I'm about to do my master and I need to make a decision on what course I should take now I have two options either computer forensics or information security

What I want to know is:

  • What is the difference/gap between these two disciplines?

  • Are they somehow related so if I take any of them I can still go and practice the other field - in case I wanted to change my job field?

  • Please gain 20 reputation points and feel free to ask this question in the DMZ, this is not a career advice forum. – Deer Hunter May 23 '13 at 10:38
  • user2309720, this hint (-1) was not mine :| – Deer Hunter May 23 '13 at 10:42
  • @DeerHunter ops...the hint I meant it for the comment not the -1 as that should be called hint it's a gun shoot :-P – user2309720 May 23 '13 at 10:44
  • user2309720, have you tried comparing the outlines of the two courses? Have you done any other research on the issue? If you have please edit your question to reflect that. – Deer Hunter May 23 '13 at 10:44
  • well yes I did and there's a difference on the curriculum and at the mean time I doing my researches on that and this question is part of this work.... – user2309720 May 23 '13 at 10:46

I suggest seeing the following "Technical Certification Roadmap"

The answer to your questions are enough to fill a book. The two (infosec and forensics) are like apples and oranges. Both fruits, each different. In forensics, depending on what you are doing, there could be life and liberty at hand if you are performing forensics with the ultimate route being, a court case. In infosec, same applies (slightly): life, privacy. (If you're working at say a SCADA based environment, one mishap could endanger life, if you're working in the medical arena, privacy comes first).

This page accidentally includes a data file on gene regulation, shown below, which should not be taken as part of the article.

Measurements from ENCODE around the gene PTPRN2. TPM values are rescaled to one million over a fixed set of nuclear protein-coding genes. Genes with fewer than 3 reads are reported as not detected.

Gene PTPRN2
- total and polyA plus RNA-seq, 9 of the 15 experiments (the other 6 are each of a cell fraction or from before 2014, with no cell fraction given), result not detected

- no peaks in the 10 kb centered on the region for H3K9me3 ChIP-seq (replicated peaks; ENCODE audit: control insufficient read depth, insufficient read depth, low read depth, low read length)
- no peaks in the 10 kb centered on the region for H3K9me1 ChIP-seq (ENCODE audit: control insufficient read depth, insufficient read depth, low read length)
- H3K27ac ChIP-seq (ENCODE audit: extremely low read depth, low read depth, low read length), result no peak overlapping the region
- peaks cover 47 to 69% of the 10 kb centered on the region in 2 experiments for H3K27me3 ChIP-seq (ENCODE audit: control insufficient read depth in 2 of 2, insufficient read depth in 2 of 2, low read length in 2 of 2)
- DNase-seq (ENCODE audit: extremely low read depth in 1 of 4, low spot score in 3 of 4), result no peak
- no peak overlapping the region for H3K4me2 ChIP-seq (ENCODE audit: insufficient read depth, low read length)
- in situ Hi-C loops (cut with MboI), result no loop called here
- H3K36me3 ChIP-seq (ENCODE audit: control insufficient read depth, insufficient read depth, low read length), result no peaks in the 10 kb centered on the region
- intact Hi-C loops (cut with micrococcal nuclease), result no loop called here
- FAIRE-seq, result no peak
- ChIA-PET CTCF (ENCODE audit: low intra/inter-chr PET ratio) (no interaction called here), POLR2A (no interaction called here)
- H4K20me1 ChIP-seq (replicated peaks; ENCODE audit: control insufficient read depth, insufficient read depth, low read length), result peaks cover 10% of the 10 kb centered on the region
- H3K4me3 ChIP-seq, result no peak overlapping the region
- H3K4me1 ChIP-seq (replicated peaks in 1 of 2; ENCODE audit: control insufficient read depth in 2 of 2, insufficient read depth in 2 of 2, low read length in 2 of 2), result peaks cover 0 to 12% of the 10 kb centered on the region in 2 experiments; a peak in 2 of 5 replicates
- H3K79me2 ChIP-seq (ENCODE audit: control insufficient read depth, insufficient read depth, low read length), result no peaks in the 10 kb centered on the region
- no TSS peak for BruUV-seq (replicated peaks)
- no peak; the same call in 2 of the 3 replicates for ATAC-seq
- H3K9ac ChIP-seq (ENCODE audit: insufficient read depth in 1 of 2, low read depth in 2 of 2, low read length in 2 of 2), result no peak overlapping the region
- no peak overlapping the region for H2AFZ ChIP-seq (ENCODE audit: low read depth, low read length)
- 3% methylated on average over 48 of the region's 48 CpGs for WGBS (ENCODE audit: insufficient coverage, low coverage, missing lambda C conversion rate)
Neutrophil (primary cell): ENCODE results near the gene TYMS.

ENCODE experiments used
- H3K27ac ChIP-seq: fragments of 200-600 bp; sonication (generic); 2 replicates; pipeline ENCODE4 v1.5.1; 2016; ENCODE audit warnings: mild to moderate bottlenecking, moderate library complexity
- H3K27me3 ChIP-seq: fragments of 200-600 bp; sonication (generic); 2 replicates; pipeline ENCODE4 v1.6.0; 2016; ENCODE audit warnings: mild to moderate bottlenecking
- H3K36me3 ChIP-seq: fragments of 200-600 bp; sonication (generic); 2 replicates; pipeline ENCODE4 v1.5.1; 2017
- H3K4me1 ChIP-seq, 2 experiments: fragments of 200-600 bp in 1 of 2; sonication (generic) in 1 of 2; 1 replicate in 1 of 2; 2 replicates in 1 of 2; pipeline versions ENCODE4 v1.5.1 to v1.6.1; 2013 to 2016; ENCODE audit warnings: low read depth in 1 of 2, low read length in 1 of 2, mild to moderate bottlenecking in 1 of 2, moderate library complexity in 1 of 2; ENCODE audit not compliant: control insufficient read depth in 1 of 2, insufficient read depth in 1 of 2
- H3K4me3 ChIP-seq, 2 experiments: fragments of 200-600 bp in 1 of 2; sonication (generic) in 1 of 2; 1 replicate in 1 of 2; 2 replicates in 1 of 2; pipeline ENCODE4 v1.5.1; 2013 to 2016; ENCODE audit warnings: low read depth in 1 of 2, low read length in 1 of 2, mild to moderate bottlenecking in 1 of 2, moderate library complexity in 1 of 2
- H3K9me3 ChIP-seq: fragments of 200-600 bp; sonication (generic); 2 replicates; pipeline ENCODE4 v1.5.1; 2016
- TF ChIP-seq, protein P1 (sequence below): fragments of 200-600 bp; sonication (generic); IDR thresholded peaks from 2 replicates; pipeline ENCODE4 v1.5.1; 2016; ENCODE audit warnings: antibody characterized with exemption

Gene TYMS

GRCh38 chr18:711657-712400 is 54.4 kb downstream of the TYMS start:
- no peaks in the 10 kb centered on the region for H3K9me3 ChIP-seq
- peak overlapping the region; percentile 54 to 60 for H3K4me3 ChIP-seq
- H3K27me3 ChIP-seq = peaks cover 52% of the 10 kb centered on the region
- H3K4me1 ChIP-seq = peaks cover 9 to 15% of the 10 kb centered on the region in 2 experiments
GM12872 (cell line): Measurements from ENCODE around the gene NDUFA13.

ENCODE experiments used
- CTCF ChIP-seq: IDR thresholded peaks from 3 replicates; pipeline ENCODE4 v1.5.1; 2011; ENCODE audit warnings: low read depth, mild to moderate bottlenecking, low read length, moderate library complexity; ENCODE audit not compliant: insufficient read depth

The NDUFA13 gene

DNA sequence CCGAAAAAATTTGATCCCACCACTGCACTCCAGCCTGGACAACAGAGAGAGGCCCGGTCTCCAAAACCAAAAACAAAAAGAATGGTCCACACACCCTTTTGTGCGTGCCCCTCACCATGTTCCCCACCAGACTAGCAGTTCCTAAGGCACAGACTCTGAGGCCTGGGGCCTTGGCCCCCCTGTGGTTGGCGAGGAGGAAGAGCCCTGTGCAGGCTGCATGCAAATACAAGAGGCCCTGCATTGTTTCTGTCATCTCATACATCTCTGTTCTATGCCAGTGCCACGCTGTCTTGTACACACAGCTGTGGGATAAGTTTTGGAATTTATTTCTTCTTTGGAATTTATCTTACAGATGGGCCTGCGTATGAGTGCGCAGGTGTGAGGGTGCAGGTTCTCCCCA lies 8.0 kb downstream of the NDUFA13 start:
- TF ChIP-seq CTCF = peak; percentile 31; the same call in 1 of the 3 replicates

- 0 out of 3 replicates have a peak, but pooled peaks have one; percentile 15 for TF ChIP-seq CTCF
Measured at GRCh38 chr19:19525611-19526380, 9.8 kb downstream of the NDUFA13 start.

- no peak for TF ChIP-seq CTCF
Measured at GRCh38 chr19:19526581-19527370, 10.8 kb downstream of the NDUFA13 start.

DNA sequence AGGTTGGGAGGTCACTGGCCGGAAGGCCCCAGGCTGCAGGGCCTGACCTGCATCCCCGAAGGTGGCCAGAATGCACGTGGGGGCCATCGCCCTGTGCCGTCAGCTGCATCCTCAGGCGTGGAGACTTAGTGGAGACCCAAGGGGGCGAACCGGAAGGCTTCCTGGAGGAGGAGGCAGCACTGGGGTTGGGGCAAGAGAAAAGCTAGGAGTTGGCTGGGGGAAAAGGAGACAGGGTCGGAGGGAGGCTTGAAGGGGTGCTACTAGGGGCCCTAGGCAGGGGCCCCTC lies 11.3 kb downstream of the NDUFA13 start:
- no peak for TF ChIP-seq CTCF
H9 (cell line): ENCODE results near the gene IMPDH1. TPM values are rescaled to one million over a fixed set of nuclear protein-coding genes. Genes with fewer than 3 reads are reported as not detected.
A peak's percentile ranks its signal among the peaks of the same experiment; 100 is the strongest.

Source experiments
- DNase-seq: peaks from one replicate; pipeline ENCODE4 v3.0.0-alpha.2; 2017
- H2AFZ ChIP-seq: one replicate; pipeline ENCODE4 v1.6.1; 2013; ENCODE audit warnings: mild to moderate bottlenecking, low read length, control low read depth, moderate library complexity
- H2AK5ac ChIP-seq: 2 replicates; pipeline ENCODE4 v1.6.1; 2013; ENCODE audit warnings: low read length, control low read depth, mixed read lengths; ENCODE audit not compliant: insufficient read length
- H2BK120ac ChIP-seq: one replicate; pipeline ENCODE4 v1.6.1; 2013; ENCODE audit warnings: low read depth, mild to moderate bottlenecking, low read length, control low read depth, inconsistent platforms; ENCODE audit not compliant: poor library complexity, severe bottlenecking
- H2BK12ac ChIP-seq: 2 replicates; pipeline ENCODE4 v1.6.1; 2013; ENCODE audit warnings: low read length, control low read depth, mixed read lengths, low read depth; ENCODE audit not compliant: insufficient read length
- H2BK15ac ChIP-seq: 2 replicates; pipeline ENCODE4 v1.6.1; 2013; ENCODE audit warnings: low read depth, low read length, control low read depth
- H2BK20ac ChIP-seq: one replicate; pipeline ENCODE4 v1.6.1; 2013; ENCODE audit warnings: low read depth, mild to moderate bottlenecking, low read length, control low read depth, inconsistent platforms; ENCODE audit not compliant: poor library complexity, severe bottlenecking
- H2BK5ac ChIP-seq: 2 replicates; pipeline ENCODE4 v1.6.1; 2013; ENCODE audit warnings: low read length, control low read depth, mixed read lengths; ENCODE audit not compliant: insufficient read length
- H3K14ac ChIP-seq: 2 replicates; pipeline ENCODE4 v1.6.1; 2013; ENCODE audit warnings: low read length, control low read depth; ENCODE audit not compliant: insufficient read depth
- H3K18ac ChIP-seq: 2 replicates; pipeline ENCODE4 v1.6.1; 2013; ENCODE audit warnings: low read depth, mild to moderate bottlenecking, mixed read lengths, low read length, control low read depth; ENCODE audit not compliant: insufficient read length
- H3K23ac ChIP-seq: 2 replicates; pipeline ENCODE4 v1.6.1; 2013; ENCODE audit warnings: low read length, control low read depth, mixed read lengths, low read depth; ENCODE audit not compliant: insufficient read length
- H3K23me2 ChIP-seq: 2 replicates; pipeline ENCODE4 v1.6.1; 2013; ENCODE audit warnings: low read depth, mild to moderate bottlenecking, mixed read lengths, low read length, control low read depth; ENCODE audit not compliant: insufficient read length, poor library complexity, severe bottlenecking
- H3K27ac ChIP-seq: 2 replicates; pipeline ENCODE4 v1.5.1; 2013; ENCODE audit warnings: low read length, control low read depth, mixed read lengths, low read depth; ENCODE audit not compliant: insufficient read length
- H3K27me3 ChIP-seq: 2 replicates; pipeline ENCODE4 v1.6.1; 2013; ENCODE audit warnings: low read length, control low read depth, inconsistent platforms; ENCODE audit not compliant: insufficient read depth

Aside from these two huge gaps, it works best to get a feel for both as they complement one another however, they are both extremely different. The companies hiring for these roles also hugely differ. For example, many huge law firms hire forensics experts for the sake of having talent on-hand to analyze cases, but have no true blue infosec program. Some Fortune N companies hire strong infosec teams and lack/substitute forensics with "incident responders." In forensics, chain of command, evidence, spoilation, etc., come first. In infosec, this is barely an afterthought.

Personally, I feel its best to understand both realms although they in themselves are VERY BROAD fields. Hence me posting the roadmap. The roadmap linked, shows the variations of "infosec" as there are many: application security, network security, infrastructure security, web security, SCADA based security. Same applies for forensics: E-Discovery, Incident Response, Privacy, Legal based (going to a trial).

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